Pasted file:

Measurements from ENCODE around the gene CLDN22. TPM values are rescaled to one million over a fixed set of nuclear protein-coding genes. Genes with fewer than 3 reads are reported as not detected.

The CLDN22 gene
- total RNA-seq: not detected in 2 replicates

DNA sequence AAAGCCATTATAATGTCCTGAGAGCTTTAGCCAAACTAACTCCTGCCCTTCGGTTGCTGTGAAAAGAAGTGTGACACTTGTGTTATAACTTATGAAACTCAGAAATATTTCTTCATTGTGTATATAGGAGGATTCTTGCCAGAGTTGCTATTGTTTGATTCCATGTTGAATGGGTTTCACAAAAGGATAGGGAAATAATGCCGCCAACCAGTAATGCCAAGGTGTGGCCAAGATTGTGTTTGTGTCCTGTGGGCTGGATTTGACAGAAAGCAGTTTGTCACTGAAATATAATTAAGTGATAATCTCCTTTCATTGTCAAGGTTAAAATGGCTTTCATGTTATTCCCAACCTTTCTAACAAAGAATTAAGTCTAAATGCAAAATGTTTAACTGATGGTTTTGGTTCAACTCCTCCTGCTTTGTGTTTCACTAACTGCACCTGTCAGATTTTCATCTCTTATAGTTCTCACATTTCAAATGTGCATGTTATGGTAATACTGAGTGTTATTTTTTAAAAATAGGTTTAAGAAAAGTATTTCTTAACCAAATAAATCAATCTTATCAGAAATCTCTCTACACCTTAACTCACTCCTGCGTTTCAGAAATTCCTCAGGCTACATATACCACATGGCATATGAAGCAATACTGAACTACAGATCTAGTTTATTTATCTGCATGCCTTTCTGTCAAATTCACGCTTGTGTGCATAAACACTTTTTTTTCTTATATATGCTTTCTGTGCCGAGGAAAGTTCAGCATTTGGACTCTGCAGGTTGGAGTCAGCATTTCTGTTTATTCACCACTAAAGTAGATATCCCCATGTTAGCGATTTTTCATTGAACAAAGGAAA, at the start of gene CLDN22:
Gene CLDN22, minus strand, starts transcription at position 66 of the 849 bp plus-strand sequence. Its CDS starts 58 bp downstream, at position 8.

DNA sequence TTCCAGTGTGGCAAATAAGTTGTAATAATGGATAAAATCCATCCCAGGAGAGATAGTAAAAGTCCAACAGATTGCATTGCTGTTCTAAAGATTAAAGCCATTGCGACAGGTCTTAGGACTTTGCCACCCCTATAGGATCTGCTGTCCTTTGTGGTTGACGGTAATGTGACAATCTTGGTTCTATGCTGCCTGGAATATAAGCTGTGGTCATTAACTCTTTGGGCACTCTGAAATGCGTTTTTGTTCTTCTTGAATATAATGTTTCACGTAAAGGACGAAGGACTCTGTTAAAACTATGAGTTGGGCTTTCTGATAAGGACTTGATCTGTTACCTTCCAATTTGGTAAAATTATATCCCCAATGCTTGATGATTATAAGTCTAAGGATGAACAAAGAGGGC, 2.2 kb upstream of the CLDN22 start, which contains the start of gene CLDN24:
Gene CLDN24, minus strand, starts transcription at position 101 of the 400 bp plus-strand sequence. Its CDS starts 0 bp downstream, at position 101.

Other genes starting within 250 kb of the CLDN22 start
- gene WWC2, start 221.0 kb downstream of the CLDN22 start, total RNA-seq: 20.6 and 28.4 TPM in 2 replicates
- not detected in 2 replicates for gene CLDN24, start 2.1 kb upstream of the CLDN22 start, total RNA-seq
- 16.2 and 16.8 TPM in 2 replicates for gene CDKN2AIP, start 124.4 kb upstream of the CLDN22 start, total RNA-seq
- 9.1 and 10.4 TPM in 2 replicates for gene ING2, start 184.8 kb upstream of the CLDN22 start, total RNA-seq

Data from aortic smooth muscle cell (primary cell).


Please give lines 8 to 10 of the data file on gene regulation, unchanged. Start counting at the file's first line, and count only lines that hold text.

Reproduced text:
Other genes starting within 250 kb of the CLDN22 start
- gene WWC2, start 221.0 kb downstream of the CLDN22 start, total RNA-seq: 20.6 and 28.4 TPM in 2 replicates
- not detected in 2 replicates for gene CLDN24, start 2.1 kb upstream of the CLDN22 start, total RNA-seq